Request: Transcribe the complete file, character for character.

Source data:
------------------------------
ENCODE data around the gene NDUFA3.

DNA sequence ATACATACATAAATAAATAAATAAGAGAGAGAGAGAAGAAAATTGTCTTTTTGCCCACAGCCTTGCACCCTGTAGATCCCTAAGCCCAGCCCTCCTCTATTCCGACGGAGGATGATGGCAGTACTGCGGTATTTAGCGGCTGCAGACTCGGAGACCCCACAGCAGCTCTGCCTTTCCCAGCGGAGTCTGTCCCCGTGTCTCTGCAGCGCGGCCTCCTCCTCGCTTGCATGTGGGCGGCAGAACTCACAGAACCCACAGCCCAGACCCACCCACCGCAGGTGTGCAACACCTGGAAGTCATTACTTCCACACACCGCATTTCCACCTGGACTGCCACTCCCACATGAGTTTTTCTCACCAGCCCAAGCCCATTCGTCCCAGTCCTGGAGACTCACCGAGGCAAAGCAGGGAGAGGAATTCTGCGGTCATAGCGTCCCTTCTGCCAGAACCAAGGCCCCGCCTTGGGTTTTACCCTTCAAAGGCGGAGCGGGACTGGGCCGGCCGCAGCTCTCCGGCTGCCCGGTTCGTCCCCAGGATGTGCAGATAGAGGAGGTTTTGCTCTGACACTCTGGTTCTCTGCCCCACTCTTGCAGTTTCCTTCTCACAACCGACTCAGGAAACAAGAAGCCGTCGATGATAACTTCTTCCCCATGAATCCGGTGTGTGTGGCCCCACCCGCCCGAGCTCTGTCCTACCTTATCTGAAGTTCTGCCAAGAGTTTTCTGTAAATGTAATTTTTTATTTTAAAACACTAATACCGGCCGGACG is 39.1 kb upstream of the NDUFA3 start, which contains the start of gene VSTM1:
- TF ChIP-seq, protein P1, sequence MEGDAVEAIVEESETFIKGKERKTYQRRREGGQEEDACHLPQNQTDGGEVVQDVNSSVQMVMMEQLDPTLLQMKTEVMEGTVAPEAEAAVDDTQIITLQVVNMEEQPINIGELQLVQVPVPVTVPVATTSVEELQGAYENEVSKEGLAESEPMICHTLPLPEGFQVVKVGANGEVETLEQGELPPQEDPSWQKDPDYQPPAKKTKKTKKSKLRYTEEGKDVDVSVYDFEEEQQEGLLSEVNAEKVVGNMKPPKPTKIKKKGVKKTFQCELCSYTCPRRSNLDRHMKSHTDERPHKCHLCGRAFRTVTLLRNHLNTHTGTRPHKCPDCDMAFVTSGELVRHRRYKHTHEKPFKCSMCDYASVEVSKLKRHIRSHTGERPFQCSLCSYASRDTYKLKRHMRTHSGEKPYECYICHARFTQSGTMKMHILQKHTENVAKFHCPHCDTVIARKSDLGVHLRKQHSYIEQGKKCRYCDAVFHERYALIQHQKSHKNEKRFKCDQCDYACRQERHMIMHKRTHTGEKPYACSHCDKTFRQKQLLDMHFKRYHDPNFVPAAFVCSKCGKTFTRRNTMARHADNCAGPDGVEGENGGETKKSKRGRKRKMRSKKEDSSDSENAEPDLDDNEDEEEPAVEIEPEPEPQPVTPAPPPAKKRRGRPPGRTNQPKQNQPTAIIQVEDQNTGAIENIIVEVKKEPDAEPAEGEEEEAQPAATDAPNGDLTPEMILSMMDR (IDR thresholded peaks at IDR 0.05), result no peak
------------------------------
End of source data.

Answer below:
ENCODE data around the gene NDUFA3.

DNA sequence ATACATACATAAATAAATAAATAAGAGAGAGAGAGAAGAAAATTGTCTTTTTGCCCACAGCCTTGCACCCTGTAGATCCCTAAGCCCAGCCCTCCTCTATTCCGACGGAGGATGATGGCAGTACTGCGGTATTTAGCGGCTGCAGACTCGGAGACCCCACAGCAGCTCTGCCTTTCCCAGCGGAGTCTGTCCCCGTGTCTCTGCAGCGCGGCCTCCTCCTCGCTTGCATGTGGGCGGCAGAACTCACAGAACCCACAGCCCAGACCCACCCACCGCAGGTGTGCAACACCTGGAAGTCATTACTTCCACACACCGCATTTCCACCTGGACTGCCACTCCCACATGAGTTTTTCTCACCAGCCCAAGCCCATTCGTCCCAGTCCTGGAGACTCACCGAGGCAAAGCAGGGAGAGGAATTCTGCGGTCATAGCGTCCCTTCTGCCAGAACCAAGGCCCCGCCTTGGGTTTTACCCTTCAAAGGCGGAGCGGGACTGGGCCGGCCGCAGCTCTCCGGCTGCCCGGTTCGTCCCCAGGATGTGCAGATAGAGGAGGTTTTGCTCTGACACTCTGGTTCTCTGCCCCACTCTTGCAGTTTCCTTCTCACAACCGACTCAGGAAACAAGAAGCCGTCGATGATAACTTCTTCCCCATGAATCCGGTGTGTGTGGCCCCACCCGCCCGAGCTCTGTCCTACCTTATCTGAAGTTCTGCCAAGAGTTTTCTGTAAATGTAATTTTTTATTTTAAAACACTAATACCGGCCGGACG is 39.1 kb upstream of the NDUFA3 start, which contains the start of gene VSTM1:
- TF ChIP-seq, protein P1, sequence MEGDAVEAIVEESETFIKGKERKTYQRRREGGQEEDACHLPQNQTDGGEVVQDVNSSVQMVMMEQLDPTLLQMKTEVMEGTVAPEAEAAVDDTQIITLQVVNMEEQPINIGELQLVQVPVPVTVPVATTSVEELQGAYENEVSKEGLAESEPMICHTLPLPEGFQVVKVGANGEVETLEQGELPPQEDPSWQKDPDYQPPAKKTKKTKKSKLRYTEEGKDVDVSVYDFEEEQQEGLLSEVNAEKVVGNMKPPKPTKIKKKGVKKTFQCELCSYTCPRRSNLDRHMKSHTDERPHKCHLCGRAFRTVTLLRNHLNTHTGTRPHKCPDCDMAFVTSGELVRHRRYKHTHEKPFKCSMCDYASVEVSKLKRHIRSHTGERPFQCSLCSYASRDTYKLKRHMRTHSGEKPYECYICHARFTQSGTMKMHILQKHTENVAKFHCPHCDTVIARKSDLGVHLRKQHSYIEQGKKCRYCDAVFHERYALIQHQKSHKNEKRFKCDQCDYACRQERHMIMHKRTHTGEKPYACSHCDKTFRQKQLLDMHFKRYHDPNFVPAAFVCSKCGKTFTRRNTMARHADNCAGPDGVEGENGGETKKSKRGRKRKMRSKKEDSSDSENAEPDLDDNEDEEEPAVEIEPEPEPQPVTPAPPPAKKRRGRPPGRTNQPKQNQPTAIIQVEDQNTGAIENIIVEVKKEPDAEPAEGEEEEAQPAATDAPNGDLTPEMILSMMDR (IDR thresholded peaks at IDR 0.05), result no peak